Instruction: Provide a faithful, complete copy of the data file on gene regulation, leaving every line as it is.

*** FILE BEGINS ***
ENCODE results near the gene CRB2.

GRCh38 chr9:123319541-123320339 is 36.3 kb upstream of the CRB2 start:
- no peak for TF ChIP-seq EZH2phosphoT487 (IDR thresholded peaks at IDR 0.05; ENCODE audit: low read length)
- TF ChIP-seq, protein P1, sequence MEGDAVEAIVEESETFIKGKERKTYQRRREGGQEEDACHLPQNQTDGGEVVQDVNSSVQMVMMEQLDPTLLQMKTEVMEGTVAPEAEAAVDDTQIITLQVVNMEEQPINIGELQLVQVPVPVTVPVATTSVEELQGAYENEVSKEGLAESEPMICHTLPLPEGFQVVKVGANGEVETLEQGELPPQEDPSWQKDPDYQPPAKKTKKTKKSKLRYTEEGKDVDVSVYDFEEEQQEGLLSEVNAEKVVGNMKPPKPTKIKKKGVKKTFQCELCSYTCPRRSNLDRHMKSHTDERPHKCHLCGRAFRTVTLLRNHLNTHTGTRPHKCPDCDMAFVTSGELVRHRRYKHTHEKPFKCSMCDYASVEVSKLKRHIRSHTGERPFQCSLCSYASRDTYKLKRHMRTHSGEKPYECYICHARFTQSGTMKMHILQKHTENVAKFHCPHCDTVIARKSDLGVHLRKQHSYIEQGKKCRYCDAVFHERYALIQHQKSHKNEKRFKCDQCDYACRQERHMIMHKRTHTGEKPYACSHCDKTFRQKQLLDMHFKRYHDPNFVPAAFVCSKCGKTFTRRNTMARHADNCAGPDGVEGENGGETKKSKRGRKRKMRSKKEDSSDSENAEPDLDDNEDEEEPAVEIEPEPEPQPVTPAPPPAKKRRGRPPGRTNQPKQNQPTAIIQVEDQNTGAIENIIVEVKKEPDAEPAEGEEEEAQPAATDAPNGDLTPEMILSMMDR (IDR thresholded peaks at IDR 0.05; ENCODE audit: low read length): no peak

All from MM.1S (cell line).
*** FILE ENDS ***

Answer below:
ENCODE results near the gene CRB2.

GRCh38 chr9:123319541-123320339 is 36.3 kb upstream of the CRB2 start:
- no peak for TF ChIP-seq EZH2phosphoT487 (IDR thresholded peaks at IDR 0.05; ENCODE audit: low read length)
- TF ChIP-seq, protein P1, sequence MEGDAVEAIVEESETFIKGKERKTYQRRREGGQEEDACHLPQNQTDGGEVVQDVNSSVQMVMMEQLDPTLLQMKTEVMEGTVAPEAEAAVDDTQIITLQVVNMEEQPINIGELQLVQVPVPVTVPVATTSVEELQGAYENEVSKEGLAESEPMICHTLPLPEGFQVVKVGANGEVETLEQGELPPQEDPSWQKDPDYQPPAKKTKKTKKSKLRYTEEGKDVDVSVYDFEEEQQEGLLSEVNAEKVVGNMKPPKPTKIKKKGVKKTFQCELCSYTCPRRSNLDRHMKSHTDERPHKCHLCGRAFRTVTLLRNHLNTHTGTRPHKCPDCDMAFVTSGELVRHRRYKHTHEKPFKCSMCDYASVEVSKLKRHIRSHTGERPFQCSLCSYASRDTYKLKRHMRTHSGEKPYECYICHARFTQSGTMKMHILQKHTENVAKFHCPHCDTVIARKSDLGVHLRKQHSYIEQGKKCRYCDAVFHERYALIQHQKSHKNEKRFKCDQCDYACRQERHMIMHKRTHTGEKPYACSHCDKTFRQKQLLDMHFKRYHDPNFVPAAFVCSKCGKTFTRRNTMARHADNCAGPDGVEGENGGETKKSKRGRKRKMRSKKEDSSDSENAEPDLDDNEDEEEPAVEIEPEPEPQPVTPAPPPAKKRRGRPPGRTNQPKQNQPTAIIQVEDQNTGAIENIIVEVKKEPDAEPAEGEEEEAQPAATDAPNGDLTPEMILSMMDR (IDR thresholded peaks at IDR 0.05; ENCODE audit: low read length): no peak

All from MM.1S (cell line).